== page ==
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Marco Carvalho

Professor in Computer Science Florida Institute of Technology

As Technology Convergence Accelerates, Device Security Has To Be Treated Like a “Socio-Technical” Issue




As our society continues to advance technologically, there’s been an increasing need for robust security. This downstream effect from technology evolution to security strategies is being exacerbated by an accelerated technology convergence between IT and OT tech, teams, and networks.

Info-Tech Research Group has released a new report emphasizing the need to merge digital and physical security in the face of evolving technological threats and further IT/OT convergence. The report highlights the benefits of an integrated security architecture, which combines various facets like physical security, cybersecurity, and HR into a unified platform. It also points to the growing convergence of security systems, driven by advanced access controls and digital transformations like IT/OT technology convergence.

However, challenges persist, including the integration of diverse technologies and potential “territorial disputes” among security managers. Experts and researchers see this as a moment to launch a complete reassessment of security at large, redefining what constitutes a security strategy, security team, and who bears responsibility for ensuring the safe flow of key IT and OT data. As groups seek to create an overarching security strategy, how can organizations, businesses, and governments approach these challenges to create a holistic methodology that works for all stakeholders in the face of accelerated technology convergence?

Marco Carvalho is the Executive Director of the L3Harris Institute for Assured Information at the Florida Institute of Technology, and sat down with MarketScale to throw his analysis and advice into the ring. He believes that security, as a “socio-technical issue,” encompasses technology, human, operational, and political facets. Recognizing each of these facets can help stakeholders avoid creating overly complex systems, even with mass technology convergence, that are prone to failure.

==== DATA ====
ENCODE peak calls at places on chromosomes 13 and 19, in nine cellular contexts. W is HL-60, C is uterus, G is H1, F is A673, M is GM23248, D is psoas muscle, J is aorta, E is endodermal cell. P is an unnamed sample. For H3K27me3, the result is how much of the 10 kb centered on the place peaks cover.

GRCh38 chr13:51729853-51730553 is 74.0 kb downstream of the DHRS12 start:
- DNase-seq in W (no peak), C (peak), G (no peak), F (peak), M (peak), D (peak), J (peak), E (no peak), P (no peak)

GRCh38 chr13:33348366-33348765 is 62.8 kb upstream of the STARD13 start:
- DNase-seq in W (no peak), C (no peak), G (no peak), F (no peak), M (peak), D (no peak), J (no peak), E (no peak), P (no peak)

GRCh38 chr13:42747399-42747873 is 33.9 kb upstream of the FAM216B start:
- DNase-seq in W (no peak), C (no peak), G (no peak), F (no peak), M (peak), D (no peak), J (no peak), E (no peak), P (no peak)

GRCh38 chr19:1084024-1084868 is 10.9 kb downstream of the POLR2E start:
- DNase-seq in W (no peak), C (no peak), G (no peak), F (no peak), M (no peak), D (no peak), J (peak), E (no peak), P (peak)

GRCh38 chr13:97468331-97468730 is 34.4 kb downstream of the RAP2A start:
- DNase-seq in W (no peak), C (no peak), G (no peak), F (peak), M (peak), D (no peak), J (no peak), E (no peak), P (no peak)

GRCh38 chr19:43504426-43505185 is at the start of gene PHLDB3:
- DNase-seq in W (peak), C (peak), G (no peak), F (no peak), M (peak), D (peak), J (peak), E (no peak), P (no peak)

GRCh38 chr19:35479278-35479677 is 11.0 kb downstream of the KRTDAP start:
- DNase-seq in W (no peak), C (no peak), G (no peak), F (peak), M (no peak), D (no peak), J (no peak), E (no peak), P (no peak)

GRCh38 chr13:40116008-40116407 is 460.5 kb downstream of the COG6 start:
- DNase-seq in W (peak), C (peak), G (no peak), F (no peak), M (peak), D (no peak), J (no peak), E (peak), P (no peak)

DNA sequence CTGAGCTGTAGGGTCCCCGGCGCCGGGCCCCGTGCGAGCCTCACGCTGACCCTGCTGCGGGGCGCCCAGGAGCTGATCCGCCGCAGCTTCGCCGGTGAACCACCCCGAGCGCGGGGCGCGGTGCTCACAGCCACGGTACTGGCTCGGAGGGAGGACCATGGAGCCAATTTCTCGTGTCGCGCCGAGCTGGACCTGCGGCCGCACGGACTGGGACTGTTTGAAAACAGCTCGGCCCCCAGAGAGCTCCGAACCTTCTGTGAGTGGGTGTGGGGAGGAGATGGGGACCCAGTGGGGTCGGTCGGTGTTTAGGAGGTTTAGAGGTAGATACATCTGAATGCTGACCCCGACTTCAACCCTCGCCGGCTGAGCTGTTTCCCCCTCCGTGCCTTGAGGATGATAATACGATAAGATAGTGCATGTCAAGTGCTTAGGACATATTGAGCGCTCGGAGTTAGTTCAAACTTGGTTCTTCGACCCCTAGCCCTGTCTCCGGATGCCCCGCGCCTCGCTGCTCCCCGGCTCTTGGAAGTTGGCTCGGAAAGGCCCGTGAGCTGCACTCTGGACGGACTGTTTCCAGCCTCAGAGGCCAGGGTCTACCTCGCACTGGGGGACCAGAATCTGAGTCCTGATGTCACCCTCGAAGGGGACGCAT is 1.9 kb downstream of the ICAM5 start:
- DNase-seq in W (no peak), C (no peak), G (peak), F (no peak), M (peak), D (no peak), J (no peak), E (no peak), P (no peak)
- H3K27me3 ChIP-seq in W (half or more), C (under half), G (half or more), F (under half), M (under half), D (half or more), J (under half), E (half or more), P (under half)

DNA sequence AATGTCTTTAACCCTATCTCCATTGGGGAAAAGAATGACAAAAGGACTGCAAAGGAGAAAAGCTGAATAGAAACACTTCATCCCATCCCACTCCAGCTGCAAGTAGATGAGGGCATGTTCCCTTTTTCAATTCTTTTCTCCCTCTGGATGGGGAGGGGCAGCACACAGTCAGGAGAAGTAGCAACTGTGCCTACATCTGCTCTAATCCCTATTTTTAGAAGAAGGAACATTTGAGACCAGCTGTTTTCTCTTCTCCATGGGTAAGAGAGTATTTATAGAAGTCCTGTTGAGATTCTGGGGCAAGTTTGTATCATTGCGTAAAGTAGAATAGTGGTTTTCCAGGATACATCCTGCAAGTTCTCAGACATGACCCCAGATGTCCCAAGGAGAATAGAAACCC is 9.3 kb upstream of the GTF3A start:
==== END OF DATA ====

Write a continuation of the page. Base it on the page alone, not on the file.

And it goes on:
Marco’s Thoughts

“You’re not trying to create a single uber security infrastructure that combines all your systems. That will be, in my opinion, a mistake. It will be extremely complex and you would just be increasing your chances of building a failing infrastructure. But you could build an infrastructure that has interfaces and has some semantic connections with other systems so they can be aware of their constraints and operate more holistically.

There has been an agreement in the security community that security, in general, is a socio-technical problem and involves multiple aspects, not just technology aspects, but human aspects, operational, policy, and many others.

So there is a great benefit in combining the different aspects of any operational business from a risk perspective to secure the operation of that business. The challenge is that you always have to balance the complexity of your system with the coverage of the system.

I believe that one of the biggest mistakes that enterprises would make in approaching this problem is to try to integrate the operations of all the systems as a unique infrastructure. There are many challenges involved with that, not just in terms of knowledge representation, but the scope, operations, and semantics of different systems. So an integration that will bring together these different systems has to be done at a meta-level.

My advice to companies seeking to create that kind of infrastructure is to try to abstract the interactions between the different systems, represent those interactions, and design the systems so they can accept and provide constraints through those interactions that can be understood by other systems.

So I think that it is, I truly applaud the mindset of trying to attach a more holistic view to this issue. This is necessary and this is not simple and there is a reason why it hasn’t been done. It’s difficult. And I think that recognizing the need for this will drive research and will drive approaches to do this more consistently and stably.

So I believe we’re on the right path and I think that moving forward with this and supporting these kinds of initiatives will be beneficial to companies and the nation as a whole.”

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